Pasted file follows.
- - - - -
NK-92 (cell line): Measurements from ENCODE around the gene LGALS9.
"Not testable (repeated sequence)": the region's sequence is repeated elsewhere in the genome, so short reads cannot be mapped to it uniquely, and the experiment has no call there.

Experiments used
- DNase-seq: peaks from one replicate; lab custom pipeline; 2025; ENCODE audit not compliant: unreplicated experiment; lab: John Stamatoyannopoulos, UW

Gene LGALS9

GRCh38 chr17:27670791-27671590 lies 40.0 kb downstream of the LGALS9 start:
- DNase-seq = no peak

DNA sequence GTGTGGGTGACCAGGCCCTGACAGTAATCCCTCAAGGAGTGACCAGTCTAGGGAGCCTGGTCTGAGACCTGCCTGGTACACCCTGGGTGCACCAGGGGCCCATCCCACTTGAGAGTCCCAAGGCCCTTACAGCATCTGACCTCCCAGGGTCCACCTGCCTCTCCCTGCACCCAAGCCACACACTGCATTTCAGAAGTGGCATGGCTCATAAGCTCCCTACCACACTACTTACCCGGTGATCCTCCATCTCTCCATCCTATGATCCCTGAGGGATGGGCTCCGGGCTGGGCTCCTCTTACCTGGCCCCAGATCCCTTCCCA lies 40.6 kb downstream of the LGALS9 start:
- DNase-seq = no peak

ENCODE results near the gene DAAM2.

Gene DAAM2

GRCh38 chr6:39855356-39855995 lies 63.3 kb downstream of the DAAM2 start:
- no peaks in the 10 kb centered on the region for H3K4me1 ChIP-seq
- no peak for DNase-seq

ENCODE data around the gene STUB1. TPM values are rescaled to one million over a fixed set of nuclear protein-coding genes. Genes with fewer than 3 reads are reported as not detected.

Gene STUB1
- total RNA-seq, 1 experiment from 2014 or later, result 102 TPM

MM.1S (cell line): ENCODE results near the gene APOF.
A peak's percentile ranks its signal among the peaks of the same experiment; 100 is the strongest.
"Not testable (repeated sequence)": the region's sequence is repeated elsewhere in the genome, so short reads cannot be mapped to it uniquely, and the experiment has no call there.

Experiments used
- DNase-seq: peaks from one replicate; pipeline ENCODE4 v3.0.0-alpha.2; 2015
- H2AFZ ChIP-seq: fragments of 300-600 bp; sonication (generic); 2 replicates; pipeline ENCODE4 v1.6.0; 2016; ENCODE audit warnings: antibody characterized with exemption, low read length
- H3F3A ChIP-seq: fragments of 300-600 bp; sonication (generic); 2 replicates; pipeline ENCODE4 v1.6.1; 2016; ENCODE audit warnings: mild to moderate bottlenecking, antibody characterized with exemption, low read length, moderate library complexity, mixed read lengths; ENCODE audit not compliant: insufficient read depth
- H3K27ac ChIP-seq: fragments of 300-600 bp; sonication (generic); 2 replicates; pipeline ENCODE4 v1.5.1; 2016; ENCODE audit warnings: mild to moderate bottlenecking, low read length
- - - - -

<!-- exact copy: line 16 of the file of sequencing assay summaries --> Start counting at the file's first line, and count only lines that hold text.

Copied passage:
Gene STUB1